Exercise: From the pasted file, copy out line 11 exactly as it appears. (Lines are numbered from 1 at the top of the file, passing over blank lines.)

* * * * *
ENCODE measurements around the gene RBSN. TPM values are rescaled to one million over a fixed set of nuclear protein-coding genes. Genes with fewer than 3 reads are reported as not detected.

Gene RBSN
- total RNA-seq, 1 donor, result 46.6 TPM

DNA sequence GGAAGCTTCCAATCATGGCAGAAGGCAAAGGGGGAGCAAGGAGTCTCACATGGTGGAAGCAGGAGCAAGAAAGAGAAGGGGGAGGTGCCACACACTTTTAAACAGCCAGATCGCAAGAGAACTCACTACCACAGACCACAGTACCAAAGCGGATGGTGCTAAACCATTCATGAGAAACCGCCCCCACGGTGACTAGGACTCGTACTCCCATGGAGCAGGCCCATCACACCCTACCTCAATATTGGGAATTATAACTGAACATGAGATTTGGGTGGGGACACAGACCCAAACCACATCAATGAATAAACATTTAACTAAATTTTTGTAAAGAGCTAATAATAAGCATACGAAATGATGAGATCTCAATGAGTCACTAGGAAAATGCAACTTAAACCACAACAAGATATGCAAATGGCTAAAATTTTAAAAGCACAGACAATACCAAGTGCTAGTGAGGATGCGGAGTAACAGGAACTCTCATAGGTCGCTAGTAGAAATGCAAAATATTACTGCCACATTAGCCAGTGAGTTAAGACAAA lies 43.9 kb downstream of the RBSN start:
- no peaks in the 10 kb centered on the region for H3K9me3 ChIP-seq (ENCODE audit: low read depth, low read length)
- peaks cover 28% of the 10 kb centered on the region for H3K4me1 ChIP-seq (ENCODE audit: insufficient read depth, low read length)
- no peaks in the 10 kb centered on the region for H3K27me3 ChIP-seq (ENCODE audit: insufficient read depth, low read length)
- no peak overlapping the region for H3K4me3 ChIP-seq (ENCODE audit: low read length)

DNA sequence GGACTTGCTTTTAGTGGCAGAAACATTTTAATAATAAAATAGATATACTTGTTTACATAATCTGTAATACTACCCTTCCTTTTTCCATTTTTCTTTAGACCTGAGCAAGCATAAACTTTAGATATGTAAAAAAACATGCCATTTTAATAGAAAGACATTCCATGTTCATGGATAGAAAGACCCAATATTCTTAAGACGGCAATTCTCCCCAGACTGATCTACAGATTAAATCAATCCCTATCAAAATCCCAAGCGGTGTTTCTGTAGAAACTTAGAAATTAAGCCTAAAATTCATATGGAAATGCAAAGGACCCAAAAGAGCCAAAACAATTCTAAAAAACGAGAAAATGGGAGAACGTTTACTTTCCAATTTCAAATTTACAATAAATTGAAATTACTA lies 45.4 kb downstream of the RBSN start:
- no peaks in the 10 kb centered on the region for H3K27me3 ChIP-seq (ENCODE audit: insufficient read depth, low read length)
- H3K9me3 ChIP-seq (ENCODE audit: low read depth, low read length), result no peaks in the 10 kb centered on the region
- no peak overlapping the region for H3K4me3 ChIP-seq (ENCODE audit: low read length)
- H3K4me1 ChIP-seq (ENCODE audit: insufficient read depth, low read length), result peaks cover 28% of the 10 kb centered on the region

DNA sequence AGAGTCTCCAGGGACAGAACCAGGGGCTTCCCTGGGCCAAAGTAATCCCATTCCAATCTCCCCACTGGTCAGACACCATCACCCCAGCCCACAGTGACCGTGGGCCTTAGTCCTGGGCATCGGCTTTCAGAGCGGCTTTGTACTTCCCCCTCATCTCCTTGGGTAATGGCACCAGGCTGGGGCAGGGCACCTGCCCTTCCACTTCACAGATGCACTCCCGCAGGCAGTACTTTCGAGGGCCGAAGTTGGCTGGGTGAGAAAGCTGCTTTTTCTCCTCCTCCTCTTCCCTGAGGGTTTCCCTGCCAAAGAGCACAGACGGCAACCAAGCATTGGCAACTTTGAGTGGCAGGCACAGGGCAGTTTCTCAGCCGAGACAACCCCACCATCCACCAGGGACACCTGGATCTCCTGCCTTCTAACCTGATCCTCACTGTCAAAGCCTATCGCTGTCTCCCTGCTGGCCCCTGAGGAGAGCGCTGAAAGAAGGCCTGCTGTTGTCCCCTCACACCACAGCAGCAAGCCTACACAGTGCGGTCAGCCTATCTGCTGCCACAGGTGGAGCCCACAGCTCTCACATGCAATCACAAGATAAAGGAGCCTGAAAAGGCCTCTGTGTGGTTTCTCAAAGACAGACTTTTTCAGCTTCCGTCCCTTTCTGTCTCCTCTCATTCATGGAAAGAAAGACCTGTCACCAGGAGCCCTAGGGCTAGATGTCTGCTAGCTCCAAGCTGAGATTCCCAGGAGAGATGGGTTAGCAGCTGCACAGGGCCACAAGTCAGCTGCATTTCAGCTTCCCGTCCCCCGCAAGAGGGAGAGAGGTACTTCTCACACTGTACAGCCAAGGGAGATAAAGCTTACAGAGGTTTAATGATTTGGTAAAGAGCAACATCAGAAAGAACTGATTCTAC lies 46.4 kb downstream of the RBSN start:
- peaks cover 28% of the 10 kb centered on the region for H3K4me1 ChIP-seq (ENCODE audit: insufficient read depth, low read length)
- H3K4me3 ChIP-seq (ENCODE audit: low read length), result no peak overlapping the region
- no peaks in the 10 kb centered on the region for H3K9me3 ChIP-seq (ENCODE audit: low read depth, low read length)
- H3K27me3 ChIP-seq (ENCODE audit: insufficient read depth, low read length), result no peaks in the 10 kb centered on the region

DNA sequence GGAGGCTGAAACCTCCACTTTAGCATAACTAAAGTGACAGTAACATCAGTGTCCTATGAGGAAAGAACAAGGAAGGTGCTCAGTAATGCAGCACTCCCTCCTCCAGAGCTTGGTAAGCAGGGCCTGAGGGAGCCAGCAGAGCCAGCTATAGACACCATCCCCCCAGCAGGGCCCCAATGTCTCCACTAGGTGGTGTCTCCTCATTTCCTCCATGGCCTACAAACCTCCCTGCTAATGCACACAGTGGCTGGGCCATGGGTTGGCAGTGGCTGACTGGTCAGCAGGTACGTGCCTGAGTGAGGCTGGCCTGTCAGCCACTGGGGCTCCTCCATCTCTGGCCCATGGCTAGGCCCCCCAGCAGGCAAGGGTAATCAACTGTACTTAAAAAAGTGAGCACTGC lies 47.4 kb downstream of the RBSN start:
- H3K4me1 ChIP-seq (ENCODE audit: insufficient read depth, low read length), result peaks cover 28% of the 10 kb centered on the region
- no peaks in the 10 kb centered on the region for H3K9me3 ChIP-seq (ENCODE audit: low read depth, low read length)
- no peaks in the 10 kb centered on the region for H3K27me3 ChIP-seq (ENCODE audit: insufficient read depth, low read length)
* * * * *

- H3K9me3 ChIP-seq (ENCODE audit: low read depth, low read length), result no peaks in the 10 kb centered on the region